12 March 21 – Rafting 1
Hope you’re having a good week.
I was on the phone to my best bud the other day, reminiscing about this incident several years/decades ago.
We found ourselves in a hotdog in the middle of a river in the Morvan National Park in Central France, twirling at an alarming rate amid a rabid froth, yes, a rabid froth. The above sketch makes us look like we were going forward, but I could’ve just as easily shown this instead
At this point, I discovered that rocks are hard, hotdogs are soft and my friend couldn’t steer a Tesco’s trolley up the beans and ravioli isle. Always blame someone else.
I’m telling you this as a precautionary tale. This occurred before the fake news era, but that brochure we read in the gift shop two hours earlier was all fake news.
The tissue of lies, aka the brochure, was a collection of superlatives sprinkled among laughy, splashy, foamy scenes. Sadly, the pieces of honed flint slicing up the water ahead of us had been carefully air-brushed from the photographs, giving the river a false cuddly, fluffy feel, instead of this.
It was too late now. Our hotdog, need I say, was out of control (from the side our two man raft looked similar to a … hotdog, it’s a technical term). As we spun, the guide in front, ensconced within a large, well-protected, eight berth raft, shouted over something about several dangerous areas and to stay right at ‘Dead Man’s Fall’. Dead–Man’s–Fall? – that was not highlighted to us in the brochure.
I remembered words like: ‘great day out’ and ‘incredible fun’; there was no Dead Man’s Fall.
I’m going to flash forward now to the moment we didn’t stay right at Dead Man’s fall.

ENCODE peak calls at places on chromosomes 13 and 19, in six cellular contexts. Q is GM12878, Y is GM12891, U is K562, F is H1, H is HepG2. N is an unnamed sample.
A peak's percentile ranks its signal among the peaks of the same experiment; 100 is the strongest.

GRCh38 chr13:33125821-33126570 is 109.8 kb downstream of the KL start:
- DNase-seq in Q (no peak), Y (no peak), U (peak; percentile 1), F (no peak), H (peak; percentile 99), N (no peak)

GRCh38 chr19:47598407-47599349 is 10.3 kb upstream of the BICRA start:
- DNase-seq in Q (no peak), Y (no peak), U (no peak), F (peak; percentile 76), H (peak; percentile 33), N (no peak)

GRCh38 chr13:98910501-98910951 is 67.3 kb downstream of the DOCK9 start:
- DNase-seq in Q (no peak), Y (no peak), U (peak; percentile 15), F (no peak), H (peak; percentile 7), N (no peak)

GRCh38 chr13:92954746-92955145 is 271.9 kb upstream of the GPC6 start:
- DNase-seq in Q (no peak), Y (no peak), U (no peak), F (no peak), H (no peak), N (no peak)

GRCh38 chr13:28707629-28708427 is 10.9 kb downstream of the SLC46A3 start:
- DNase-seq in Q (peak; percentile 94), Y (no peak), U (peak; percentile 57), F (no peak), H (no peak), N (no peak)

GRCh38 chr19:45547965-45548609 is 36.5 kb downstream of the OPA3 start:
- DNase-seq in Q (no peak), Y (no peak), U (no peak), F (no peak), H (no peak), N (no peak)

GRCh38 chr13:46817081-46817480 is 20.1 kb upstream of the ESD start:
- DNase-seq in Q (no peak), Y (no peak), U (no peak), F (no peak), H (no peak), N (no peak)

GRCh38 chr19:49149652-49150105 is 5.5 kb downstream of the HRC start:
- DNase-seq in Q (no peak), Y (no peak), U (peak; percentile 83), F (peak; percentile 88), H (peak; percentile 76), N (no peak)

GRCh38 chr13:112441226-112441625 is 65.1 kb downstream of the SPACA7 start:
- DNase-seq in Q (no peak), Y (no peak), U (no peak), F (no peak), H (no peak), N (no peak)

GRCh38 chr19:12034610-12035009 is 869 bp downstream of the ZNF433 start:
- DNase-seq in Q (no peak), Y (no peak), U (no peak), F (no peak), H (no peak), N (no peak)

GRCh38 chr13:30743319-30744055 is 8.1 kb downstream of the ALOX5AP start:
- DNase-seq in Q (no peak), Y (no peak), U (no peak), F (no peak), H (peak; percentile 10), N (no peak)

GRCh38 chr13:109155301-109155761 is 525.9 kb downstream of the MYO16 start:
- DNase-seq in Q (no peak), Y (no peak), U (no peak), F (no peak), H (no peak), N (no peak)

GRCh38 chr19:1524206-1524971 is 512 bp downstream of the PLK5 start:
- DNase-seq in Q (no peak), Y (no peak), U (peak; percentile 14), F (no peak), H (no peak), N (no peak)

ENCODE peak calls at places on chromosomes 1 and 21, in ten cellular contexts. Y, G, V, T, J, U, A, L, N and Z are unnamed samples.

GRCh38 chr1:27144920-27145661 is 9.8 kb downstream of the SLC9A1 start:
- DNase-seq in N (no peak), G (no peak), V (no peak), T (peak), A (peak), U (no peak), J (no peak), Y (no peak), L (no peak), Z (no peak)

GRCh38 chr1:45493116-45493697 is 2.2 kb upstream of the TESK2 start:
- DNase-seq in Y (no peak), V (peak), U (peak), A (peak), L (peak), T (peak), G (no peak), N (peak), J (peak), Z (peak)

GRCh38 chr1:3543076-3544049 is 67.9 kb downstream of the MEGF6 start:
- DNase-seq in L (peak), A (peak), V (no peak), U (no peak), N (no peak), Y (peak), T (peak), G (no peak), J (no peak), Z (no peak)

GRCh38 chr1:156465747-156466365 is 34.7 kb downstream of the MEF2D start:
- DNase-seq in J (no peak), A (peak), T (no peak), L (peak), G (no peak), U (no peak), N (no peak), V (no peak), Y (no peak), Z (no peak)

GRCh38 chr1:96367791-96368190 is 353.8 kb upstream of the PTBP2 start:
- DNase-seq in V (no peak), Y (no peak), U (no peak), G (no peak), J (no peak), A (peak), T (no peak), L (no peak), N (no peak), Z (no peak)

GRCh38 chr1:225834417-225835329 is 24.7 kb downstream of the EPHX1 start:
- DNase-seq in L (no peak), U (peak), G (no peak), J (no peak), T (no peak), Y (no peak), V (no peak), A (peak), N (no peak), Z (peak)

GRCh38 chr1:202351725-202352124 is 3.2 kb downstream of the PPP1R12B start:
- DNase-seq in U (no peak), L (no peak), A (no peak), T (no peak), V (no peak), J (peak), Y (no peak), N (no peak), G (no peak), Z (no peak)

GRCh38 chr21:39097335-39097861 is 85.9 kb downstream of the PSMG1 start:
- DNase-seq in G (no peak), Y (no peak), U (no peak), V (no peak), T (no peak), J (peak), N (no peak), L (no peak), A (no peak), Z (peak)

This was one of many potential futures and the most likely.
The river surged and swept us left, our paddles as useful as three-day-old baguettes. As our speed increased, all I could see was a series of alternate river banks. It was a river, for god’s sake, there was only so many directions you could go and we’d done them all.
I looked back at the Steve Redgrave-like figure behind me, crying like a baby. He said it was spray, but it wasn’t. Then it was my turn. A rock smashed into the front of the boat, and the inflatable bow of our hotdog just crumpled. Any cushioning effect was supplied courtesy of my kneecap and the cartilage and ligaments beneath. The complimentary headbutt was provided free of charge by my blubbering friend behind me. Here’s a closeup of what my leg looks like to this very day.
‘Try to avoid the rocks,’ the instructor called from his inflatable cruise liner. Good advice, if only he’d said… Do you remember bagatelle in the olden days? That’s what it was like.
You know what, I’m getting a bit carried away with this story, sorry. I don’t want to go on too much, in case you’re hovering over the unsubscribe button. Maybe, I can leave it at this cliffhanger (literally) and get on with what I’ve been doing this week instead. Tune in next week to see if we died in the Morvan National Park twenty years ago (Spoiler alert: we didn’t).
Or did we???
That’s it once again.
Just to let you know, we dug the Wii out of the cupboard this week and I kicked some butt at Wii Dance. I’m told you’re supposed to move other parts of your body, but that’s just jealousy and bitterness on their part.
Have a good weekend.
Take care and all the best,